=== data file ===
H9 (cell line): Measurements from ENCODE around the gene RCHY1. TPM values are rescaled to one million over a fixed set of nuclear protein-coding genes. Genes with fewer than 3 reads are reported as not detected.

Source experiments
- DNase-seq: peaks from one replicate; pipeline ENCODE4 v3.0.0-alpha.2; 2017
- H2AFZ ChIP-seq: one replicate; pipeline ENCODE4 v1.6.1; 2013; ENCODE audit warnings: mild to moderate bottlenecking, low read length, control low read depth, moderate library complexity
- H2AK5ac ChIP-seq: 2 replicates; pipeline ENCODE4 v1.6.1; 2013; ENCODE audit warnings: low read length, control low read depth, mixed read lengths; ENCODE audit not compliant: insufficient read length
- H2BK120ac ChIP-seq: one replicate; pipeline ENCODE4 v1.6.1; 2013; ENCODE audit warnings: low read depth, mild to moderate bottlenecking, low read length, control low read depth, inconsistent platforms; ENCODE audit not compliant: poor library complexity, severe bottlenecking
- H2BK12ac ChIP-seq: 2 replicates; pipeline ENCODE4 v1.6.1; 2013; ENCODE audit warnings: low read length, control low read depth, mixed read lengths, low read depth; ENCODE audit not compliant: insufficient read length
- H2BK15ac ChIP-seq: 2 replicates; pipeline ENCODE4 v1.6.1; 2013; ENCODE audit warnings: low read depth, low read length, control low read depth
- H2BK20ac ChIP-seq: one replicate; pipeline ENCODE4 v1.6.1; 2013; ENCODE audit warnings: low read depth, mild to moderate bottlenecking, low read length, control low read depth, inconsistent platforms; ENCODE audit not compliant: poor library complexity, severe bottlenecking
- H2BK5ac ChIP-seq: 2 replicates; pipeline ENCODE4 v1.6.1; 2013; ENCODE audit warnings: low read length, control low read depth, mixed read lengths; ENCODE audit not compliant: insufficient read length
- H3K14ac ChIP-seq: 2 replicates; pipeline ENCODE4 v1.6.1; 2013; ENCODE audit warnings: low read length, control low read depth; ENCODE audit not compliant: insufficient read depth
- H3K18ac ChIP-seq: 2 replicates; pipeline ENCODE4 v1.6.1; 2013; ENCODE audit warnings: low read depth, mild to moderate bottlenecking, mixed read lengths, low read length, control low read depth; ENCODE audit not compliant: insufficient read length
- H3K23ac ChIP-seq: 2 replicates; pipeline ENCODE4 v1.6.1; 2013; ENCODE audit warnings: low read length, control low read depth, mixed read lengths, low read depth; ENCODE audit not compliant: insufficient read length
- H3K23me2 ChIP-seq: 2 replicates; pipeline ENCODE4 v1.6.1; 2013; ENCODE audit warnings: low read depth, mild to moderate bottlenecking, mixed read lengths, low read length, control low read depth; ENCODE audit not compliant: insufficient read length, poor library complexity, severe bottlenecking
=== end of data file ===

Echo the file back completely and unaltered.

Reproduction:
H9 (cell line): Measurements from ENCODE around the gene RCHY1. TPM values are rescaled to one million over a fixed set of nuclear protein-coding genes. Genes with fewer than 3 reads are reported as not detected.

Source experiments
- DNase-seq: peaks from one replicate; pipeline ENCODE4 v3.0.0-alpha.2; 2017
- H2AFZ ChIP-seq: one replicate; pipeline ENCODE4 v1.6.1; 2013; ENCODE audit warnings: mild to moderate bottlenecking, low read length, control low read depth, moderate library complexity
- H2AK5ac ChIP-seq: 2 replicates; pipeline ENCODE4 v1.6.1; 2013; ENCODE audit warnings: low read length, control low read depth, mixed read lengths; ENCODE audit not compliant: insufficient read length
- H2BK120ac ChIP-seq: one replicate; pipeline ENCODE4 v1.6.1; 2013; ENCODE audit warnings: low read depth, mild to moderate bottlenecking, low read length, control low read depth, inconsistent platforms; ENCODE audit not compliant: poor library complexity, severe bottlenecking
- H2BK12ac ChIP-seq: 2 replicates; pipeline ENCODE4 v1.6.1; 2013; ENCODE audit warnings: low read length, control low read depth, mixed read lengths, low read depth; ENCODE audit not compliant: insufficient read length
- H2BK15ac ChIP-seq: 2 replicates; pipeline ENCODE4 v1.6.1; 2013; ENCODE audit warnings: low read depth, low read length, control low read depth
- H2BK20ac ChIP-seq: one replicate; pipeline ENCODE4 v1.6.1; 2013; ENCODE audit warnings: low read depth, mild to moderate bottlenecking, low read length, control low read depth, inconsistent platforms; ENCODE audit not compliant: poor library complexity, severe bottlenecking
- H2BK5ac ChIP-seq: 2 replicates; pipeline ENCODE4 v1.6.1; 2013; ENCODE audit warnings: low read length, control low read depth, mixed read lengths; ENCODE audit not compliant: insufficient read length
- H3K14ac ChIP-seq: 2 replicates; pipeline ENCODE4 v1.6.1; 2013; ENCODE audit warnings: low read length, control low read depth; ENCODE audit not compliant: insufficient read depth
- H3K18ac ChIP-seq: 2 replicates; pipeline ENCODE4 v1.6.1; 2013; ENCODE audit warnings: low read depth, mild to moderate bottlenecking, mixed read lengths, low read length, control low read depth; ENCODE audit not compliant: insufficient read length
- H3K23ac ChIP-seq: 2 replicates; pipeline ENCODE4 v1.6.1; 2013; ENCODE audit warnings: low read length, control low read depth, mixed read lengths, low read depth; ENCODE audit not compliant: insufficient read length
- H3K23me2 ChIP-seq: 2 replicates; pipeline ENCODE4 v1.6.1; 2013; ENCODE audit warnings: low read depth, mild to moderate bottlenecking, mixed read lengths, low read length, control low read depth; ENCODE audit not compliant: insufficient read length, poor library complexity, severe bottlenecking